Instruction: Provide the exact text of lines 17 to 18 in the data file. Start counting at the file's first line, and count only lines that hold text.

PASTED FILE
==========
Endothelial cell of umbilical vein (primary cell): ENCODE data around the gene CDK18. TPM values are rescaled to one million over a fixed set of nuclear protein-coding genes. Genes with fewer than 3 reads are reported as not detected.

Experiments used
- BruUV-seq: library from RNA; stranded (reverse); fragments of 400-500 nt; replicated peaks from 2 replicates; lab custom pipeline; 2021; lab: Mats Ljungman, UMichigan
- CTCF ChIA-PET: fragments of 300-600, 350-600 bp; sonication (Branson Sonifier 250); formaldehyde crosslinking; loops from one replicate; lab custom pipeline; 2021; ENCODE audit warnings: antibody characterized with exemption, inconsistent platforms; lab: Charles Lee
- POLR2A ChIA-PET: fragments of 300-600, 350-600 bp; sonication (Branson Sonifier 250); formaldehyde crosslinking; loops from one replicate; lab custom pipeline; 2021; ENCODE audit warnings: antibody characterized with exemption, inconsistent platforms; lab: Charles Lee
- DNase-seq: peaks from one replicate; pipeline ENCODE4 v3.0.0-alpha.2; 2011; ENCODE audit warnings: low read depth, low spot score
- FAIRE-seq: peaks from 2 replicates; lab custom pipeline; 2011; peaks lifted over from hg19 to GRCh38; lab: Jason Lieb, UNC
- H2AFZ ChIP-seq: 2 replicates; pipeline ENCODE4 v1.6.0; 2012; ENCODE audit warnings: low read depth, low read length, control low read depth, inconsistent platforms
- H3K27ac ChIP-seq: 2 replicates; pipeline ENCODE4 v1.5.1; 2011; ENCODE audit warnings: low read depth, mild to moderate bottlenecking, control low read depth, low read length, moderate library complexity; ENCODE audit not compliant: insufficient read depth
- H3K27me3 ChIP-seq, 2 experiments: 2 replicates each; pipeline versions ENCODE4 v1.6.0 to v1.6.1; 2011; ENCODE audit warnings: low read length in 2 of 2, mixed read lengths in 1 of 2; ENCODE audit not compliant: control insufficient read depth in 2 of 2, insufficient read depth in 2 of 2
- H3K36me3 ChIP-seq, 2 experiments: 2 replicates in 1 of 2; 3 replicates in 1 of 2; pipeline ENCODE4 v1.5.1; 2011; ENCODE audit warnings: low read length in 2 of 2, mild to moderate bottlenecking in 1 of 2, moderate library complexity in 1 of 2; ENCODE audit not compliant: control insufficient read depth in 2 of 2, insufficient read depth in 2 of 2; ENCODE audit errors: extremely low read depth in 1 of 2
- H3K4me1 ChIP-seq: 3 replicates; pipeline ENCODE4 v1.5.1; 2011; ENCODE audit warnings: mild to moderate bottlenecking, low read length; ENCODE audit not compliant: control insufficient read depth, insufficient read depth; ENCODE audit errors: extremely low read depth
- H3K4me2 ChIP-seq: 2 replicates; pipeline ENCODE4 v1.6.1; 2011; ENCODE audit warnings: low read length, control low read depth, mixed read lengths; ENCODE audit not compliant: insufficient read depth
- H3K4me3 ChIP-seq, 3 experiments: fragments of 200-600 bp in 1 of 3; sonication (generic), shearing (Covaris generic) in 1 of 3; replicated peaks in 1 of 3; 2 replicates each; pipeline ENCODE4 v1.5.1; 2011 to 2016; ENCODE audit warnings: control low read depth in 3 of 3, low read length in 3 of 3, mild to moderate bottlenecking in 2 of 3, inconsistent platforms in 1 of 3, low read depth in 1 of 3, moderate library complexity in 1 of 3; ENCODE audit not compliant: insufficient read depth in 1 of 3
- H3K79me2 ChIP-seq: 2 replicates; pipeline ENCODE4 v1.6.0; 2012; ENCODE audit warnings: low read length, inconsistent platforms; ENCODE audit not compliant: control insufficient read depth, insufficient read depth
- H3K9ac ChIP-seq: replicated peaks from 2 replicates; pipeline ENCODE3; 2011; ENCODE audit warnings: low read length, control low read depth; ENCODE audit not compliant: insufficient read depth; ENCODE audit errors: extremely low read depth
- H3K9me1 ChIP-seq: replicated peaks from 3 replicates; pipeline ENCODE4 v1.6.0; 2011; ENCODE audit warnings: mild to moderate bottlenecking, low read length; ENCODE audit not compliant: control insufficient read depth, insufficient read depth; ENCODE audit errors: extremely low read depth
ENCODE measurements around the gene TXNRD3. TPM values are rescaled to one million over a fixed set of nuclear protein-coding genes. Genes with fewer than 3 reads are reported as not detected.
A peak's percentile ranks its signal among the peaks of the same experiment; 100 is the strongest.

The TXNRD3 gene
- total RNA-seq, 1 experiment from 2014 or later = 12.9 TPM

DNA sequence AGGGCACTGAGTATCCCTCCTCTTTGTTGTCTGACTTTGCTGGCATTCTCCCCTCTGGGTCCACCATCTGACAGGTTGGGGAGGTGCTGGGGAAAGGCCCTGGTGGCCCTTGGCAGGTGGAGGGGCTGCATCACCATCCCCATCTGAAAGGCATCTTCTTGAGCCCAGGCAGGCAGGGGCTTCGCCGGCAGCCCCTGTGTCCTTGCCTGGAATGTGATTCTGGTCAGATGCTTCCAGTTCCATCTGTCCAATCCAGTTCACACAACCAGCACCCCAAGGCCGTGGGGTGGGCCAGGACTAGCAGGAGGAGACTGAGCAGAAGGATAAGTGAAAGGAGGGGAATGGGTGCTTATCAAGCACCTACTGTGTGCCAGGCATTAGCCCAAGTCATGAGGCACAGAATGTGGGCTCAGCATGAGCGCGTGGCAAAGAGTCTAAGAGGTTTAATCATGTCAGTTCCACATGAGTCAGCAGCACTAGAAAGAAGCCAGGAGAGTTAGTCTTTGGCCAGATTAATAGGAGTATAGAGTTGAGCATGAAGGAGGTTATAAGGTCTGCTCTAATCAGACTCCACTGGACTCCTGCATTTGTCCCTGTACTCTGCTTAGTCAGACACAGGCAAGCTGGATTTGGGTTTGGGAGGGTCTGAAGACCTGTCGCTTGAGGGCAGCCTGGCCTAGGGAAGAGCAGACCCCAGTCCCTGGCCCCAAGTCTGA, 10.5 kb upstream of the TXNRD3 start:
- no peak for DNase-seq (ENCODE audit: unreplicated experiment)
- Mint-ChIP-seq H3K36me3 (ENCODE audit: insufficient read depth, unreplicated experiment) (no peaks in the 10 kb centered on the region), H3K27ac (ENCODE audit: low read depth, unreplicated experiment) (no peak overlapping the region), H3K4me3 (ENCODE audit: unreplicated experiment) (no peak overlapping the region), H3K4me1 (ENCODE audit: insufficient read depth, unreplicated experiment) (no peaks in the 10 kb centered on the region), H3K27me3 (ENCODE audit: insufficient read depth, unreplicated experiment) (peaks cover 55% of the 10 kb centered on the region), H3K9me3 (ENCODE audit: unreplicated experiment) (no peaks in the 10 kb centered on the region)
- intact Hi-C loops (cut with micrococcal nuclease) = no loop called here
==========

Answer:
- H3K9me1 ChIP-seq: replicated peaks from 3 replicates; pipeline ENCODE4 v1.6.0; 2011; ENCODE audit warnings: mild to moderate bottlenecking, low read length; ENCODE audit not compliant: control insufficient read depth, insufficient read depth; ENCODE audit errors: extremely low read depth
ENCODE measurements around the gene TXNRD3. TPM values are rescaled to one million over a fixed set of nuclear protein-coding genes. Genes with fewer than 3 reads are reported as not detected.